Satar Jabar

Satar Jabar

During the War in Iraq, human rights violations, committed from late 2003 to early 2004, in the form of physical, psychological, and sexual abuse, including torture, reports of rape, sodomy, and homicide of prisoners held in the Abu Ghraib prison (currently known as the Baghdad Central Prison) came to public attention beginning in early 2004 with Department of Defense announcements. These acts were committed by military police personnel of the United States Army together with those of additional US governmental agencies.

As revealed in the Taguba Report (2004), an initial criminal investigation by the United States Army Criminal Investigation Command had already been underway, in which soldiers of the 320th Military Police Battalion had been charged under the Uniform Code of Military Justice with prisoner abuse. In April 2004, articles describing the abuse, including pictures showing military personnel appearing to abuse prisoners, came to wide public attention when a 60 Minutes II news report (April 28) and an article by Seymour M. Hersh in The New Yorker magazine (posted online on April 30 and published days later in the May 10 issue) reported the story.

The United States Department of Defense removed seventeen soldiers and officers from duty, and eleven soldiers were charged with dereliction of duty, maltreatment, aggravated assault and battery. Between May 2004 and March 2006, eleven soldiers were convicted in courts-martial, sentenced to military prison, and dishonorably discharged from service. Two soldiers, Specialist Charles Graner, and his former fiancée, Specialist Lynndie England, were sentenced to ten years and three years in prison, respectively, in trials ending on January 14, 2005 and September 26, 2005. The commanding officer of all Iraq detention facilities, Brigadier General Janis Karpinski, was reprimanded for dereliction of duty and demoted to the rank of Colonel on May 5, 2005. Col. Karpinski has denied knowledge of the abuses, claiming that the interrogations were authorized by her superiors and performed by subcontractors, and that she was not allowed entry into the interrogation rooms.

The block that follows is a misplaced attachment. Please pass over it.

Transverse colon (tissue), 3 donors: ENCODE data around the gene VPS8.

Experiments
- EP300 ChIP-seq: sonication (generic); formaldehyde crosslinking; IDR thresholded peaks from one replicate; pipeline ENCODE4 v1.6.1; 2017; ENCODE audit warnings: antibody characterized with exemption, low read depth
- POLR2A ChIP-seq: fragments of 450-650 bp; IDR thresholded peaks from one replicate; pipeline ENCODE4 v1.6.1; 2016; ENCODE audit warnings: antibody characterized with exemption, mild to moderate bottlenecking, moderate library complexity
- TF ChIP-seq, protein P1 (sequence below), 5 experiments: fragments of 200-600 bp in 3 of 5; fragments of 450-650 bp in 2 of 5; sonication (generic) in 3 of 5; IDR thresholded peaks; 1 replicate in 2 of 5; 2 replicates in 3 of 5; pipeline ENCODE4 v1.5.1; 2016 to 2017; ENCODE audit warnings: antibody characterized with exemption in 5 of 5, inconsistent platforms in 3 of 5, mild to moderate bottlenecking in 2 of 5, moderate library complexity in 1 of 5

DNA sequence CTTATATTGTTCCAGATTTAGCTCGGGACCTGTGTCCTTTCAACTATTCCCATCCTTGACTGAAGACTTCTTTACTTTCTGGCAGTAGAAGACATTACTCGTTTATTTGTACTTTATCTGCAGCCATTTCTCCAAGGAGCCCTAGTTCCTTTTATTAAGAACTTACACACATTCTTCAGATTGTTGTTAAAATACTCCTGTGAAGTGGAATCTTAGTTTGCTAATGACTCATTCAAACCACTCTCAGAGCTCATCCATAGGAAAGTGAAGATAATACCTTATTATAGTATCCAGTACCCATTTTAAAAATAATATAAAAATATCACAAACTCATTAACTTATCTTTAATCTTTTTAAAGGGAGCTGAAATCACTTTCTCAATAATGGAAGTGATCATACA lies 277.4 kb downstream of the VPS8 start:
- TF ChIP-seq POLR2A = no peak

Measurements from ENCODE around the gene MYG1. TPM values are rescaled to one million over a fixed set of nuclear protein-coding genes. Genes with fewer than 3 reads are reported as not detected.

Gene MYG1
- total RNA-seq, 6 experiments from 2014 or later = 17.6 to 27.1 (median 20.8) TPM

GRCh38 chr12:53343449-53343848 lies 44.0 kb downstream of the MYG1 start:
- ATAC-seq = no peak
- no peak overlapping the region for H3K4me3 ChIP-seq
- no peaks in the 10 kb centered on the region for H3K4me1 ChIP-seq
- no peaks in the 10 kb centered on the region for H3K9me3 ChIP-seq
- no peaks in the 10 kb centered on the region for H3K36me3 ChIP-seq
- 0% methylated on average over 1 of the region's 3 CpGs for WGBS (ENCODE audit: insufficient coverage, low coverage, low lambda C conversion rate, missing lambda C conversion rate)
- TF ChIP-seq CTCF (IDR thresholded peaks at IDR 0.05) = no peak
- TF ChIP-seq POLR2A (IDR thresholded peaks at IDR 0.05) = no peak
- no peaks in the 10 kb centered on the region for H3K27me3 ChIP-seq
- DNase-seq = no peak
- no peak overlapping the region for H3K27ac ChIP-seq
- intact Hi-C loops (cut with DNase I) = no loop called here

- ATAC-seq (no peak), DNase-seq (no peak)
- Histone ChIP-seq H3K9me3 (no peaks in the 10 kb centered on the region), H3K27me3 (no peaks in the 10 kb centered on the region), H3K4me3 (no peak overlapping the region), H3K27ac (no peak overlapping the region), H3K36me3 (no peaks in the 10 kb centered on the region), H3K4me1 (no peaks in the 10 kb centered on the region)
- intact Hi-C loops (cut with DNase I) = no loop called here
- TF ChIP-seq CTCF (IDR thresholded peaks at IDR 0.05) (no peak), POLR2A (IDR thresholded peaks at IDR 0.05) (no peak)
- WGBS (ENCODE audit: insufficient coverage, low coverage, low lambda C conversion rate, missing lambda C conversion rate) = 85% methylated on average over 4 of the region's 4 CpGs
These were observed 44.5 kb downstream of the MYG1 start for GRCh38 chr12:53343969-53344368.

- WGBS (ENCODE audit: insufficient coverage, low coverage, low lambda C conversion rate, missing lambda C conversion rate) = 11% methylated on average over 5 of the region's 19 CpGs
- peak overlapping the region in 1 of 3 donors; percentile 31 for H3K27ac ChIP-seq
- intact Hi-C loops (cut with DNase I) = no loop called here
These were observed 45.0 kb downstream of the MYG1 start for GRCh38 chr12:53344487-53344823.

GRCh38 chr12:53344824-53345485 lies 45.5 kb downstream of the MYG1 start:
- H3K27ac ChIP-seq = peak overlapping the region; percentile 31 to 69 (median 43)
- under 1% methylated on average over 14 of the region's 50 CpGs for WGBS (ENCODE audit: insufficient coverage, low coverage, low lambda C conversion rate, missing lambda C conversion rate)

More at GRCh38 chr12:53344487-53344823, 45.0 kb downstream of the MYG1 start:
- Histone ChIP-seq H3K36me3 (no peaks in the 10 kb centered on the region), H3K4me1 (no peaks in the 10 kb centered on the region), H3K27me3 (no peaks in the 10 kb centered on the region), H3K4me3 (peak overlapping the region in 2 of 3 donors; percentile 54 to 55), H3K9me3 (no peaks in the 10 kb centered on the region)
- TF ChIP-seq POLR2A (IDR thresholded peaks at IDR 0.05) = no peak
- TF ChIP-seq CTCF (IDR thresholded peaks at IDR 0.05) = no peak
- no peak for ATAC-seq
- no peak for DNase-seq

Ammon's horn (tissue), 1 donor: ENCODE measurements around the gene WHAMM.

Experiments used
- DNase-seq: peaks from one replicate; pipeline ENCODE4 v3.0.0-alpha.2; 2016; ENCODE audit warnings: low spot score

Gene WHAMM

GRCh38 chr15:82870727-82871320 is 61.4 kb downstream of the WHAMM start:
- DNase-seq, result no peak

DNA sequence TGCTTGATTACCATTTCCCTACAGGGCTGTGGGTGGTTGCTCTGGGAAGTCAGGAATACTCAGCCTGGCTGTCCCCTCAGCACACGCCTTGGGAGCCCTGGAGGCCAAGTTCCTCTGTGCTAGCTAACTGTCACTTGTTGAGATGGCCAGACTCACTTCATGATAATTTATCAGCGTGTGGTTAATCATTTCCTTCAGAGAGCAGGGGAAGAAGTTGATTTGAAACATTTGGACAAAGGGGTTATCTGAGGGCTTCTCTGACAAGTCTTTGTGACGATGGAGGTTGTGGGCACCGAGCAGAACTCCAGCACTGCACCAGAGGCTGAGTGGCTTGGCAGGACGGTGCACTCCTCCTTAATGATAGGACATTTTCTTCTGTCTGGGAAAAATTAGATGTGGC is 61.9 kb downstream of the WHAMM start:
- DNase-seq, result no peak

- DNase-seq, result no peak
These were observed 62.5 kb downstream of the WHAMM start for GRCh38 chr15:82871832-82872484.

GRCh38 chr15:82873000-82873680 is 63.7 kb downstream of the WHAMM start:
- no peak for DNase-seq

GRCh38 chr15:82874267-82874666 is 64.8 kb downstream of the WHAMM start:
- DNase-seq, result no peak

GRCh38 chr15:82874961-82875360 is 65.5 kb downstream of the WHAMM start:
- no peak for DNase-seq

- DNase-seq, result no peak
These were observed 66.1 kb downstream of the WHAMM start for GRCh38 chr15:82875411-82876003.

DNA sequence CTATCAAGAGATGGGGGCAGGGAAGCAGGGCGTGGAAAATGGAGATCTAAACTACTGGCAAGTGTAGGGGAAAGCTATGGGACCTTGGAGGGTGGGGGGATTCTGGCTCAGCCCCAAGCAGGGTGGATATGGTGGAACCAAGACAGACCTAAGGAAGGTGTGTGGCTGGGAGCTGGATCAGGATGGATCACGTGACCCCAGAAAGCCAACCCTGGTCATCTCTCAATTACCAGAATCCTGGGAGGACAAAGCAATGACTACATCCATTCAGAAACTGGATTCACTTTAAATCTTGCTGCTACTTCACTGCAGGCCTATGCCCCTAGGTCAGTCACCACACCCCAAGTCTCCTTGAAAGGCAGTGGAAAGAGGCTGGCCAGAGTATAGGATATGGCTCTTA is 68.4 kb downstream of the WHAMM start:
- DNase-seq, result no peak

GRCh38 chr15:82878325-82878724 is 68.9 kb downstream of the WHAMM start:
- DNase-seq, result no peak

The public later learned of what have been called the Torture Memos, prepared in August 2002 and March 14, 2003 (shortly before the Iraq invasion) by the Office of Legal Counsel, United States Department of Justice, which authorized certain enhanced interrogation techniques (generally held to be torture) of foreign detainees who were enemy combatants. The March 2003 memo, written by John Yoo, the deputy in the OLC, said that federal laws on use of torture did not apply to American interrogators overseas. Several United States Supreme Court decisions, including Hamdan v. Rumsfeld (2006), have overturned Bush administration policy related to treatment of detainees and ruled that Geneva Conventions apply. In addition, these opinions were superseded by replacement opinions in 2009 by the President Barack Obama administration.

The abuse of detainees at Abu Ghraib was in part the reason that on April 12, 2006, the United States Army activated the 201st Military Intelligence Battalion, the first of four joint interrogation battalions.

Read more about Satar Jabar:  Media Coverage, US Government Policy On Interrogations and Torture, Ongoing News, Torture Central: E-mails From Abu Ghraib, Later Developments, See Also, References